Income taxes typically drop in retirement for three powerful reasons:
- Most people will see a significant drop in total income when they retire, due to low levels of pension and savings benefits, and modest Social Security benefits.
- Most middle-income retirees will have part or all their Social Security income exempt from federal income taxes.
- People age 65 and older enjoy an increase in the standard income tax deduction.
Here's a simplified example to illustrate these concepts. In this example, you lose $500 in spendable income based on one year's contribution with Rothification of your 401(k) plan, all other things being equal. If this result would be repeated for 10 years, you would have lost $5,000.
Suppose it's your last year working. You're currently in the 25 percent marginal tax bracket, but you drop to the 15 percent bracket during your first year in retirement. You contribute to your savings plan in the current year, you retire in the next year and then withdraw your contributions.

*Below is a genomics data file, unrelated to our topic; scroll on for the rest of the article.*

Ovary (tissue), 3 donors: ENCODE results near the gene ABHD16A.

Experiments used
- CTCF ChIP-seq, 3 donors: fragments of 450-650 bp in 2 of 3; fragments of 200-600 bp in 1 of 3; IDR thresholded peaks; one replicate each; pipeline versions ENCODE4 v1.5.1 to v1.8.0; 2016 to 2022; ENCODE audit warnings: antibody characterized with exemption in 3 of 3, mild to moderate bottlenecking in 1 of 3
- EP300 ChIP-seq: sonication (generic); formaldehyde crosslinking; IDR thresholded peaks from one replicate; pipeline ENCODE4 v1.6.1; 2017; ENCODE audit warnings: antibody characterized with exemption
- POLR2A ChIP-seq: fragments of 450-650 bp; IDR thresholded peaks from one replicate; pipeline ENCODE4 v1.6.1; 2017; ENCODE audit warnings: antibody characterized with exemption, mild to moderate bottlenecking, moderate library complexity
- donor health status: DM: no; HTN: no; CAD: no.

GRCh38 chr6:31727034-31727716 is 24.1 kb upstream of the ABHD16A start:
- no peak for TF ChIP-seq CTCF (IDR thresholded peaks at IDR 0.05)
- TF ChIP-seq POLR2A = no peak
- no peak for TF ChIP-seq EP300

To keep things simple, let's assume you don't earn any investment income. Finally, let's suppose you have $5,000 in salary that you'd like to contribute to your savings plan in the current year and that your employer will match that amount.
If you contribute to a traditional 401(k) plan, all of the $5,000 would be contributed to the plan and you'd pay no income taxes on it for the current year. However, next year you'd withdraw the $5,000 and pay $750 in income taxes at that time (15 percent of $5,000), leaving $4,250 in aftertax, spendable income.
Now suppose that you can make only taxable Roth contributions to your savings plan. You still want to contribute the entire $5,000. All of it would be included in your federal income taxes in the current year, and you'd pay $1,250 at a 25 percent marginal rate.